Sunday, July 3, 2011


Admittedly, I'm not a dog person. I don't dislike them; I can even see how so many of you think they are so adorable. But I would definitely not be considered a dog lover, which is why I was surprised yesterday to find myself so endeared to a particular pup that the Lord really spoke loud and clear to me through. And no, I'm not going the same direction as the story of Balaam and his donkey in Numbers 22. Different kind of speaking here.

Meet Kat the dog. That's right, Kat the dog. Kat's owners have known my friend Erin for years, and while they were out of town this weekend, Erin had me and some others over to enjoy Kat's pool in this triple digit heat. As you can see, Kat has a slobbery death grip on a blue toy that she tried to drop in my lap more times than I care to remember. I think some dogs have a sixth sense that I'm not crazy about them so they seek me out to play more than other people. It's really uncanny.

Despite my inclinations to run from doggy drool, yesterday I decided to indulge Kat's penchant to play fetch. But there was one problem. Remember the slobbery death grip on the toy I mentioned? And can you see from the picture how Kat is straining to keep it in her custody? It can be quite challenging to play fetch with a dog that doesn't want to lose control of their prized possession.

Uh-oh. I think I'm making a connection here. Over the years, I've gained a lot of head knowledge about Who should be sovereign in my life. Who I need to trust with my little blue toys. With everything. I repeat through prayer and in time with others that I am "laying it all down at the foot of the cross." I'm not even sure what that even means as there hasn't been very much tangible evidence that I believe it is OK to do so. 

Plain and simple, I am a control freak. I don't want God to have my little blue toys because I fear what He'll do with them. So we play tug-of-war back and forth. And when I make life about my stuff, plans, or goals, I miss the point all together. There is no fear in life when we strive to know Him and make Him known instead of getting stuck in the minutiae of decisions and belongings. But that may be a whole other blog post...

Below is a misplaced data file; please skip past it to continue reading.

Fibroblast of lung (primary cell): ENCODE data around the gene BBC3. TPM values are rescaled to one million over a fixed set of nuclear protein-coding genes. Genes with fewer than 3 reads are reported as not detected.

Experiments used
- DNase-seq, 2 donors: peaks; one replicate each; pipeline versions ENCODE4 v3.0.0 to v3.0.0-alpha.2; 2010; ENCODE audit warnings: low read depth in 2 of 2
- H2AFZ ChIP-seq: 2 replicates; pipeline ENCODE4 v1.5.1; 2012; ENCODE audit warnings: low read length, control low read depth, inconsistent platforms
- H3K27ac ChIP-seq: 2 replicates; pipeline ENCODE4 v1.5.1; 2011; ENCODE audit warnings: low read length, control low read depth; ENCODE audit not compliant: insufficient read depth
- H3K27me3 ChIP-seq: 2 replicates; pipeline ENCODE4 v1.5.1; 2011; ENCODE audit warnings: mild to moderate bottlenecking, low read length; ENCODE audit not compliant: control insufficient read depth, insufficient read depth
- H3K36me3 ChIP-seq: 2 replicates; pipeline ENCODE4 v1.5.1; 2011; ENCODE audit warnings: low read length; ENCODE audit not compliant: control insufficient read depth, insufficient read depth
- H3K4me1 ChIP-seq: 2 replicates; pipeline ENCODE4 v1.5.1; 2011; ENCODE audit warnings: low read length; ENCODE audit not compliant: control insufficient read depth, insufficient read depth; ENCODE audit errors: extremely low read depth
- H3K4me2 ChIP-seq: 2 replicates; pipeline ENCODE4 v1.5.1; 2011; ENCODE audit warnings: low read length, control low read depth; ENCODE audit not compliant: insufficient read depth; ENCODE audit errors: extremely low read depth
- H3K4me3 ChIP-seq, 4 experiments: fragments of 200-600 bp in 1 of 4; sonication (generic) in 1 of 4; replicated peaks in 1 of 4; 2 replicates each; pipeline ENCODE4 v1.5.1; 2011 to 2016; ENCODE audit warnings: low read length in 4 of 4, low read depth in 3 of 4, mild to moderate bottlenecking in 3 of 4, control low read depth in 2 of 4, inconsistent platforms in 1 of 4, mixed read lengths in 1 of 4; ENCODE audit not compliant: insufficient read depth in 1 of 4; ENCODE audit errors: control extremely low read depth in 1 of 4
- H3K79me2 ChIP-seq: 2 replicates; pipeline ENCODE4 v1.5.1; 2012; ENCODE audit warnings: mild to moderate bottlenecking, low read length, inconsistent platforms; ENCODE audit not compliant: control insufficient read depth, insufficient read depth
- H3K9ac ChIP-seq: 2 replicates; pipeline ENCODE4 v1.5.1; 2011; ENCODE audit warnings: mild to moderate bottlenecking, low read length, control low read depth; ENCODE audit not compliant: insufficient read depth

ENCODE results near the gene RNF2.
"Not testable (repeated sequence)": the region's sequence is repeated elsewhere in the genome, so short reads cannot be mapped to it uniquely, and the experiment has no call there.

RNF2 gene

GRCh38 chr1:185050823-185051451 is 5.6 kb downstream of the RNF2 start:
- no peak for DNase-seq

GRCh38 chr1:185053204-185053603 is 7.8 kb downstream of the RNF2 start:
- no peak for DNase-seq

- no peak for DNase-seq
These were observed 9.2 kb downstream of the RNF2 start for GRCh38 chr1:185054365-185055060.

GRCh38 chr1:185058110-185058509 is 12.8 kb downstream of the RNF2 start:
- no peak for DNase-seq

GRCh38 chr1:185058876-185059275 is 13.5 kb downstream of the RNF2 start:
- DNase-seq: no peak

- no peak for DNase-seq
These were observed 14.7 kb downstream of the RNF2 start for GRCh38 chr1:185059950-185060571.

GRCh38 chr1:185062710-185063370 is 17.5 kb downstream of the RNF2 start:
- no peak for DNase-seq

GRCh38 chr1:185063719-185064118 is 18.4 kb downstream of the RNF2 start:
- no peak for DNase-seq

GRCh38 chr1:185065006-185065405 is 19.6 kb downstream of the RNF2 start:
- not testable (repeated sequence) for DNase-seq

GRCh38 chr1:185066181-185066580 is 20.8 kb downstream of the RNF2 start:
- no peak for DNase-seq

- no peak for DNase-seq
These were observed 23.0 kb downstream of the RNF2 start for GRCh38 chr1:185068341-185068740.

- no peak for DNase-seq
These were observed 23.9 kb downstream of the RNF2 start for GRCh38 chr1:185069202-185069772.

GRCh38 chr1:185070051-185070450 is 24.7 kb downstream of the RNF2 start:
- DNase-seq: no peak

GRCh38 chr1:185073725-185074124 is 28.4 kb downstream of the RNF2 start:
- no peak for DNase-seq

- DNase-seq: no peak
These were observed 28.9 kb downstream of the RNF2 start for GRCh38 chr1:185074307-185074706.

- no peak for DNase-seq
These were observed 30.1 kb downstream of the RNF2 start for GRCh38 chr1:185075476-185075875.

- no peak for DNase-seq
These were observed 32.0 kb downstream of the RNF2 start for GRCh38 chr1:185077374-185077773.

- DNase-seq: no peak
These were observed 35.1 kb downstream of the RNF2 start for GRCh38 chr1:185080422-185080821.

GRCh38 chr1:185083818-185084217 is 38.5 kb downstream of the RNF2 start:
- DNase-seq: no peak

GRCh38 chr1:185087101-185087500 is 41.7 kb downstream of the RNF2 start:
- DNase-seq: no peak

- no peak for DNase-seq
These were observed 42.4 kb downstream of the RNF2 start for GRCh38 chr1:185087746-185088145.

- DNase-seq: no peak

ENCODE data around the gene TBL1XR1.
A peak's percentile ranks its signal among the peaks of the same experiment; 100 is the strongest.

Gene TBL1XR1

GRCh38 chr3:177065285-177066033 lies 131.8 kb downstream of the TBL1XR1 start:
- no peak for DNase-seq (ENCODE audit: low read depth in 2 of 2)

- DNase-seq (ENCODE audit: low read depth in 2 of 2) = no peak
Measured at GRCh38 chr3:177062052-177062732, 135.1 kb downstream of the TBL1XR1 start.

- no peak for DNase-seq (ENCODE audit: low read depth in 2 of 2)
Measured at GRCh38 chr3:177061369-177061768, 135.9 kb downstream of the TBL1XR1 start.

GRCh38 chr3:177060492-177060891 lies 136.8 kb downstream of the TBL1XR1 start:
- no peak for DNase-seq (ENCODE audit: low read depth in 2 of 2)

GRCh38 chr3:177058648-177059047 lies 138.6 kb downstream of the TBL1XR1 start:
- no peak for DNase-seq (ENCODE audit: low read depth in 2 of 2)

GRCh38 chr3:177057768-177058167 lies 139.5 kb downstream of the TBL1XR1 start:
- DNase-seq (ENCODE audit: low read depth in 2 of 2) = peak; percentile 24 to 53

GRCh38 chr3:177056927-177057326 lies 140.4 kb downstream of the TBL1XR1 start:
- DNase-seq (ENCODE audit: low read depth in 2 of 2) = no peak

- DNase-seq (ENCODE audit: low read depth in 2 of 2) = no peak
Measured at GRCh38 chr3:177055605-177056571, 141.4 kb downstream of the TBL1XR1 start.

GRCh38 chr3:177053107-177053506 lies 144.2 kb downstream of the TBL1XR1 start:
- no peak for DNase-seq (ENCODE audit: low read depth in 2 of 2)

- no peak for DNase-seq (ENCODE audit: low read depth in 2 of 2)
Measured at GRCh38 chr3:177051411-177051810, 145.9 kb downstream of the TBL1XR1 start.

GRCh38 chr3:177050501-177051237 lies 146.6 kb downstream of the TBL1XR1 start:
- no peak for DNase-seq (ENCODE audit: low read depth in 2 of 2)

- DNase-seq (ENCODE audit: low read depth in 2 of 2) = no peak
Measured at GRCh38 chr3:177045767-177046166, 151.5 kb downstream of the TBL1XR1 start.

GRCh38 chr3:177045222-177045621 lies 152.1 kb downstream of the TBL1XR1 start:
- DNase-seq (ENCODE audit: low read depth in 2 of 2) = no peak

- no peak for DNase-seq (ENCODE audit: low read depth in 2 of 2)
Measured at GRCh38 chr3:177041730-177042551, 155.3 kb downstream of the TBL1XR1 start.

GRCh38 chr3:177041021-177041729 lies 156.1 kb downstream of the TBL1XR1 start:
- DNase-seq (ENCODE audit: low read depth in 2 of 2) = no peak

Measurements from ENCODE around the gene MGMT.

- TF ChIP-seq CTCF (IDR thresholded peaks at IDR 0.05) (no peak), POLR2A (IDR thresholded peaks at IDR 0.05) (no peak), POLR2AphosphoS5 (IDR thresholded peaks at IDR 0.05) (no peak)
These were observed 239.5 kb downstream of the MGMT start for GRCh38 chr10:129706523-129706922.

"Here you go", I say as I pretend I'm laying my hopes, dreams, and possessions down at His feet. "Do as you will with all that I have." But I often don't relinquish control even when those words are on my lips. Kat refused to let go of her toy, yet she still strangely stuck by my side with it as if to say, "I think I want you to have this so you can use it in a way that will make me have more fun, but I'm not sure I fully trust you. So I'll just hold onto it while you stand by. Let's just pretend that we're playing fetch."

I'm reminded of the rich young ruler in the Gospels. He was sad when Jesus told him to sell all he had. I get sad too when I think of what Luke 9:23 really means. But that is so messed up in light of eternity. I have this transactional view of God; if I come to Him and halfway give Him all I have (which, by definition, is impossible), I think that He will somehow honor the fact that I'm going through the motions, trusting Him with my salvation but not my time on earth.

Yesterday, Kat finally opened her mouth to disengage it from the toy and allow me control of it. When I threw it across the yard, that silly black dog had so much more elation in it than she did in the miserable time that she spent trying to keep it from me. When she gave up, she gave into life and joy.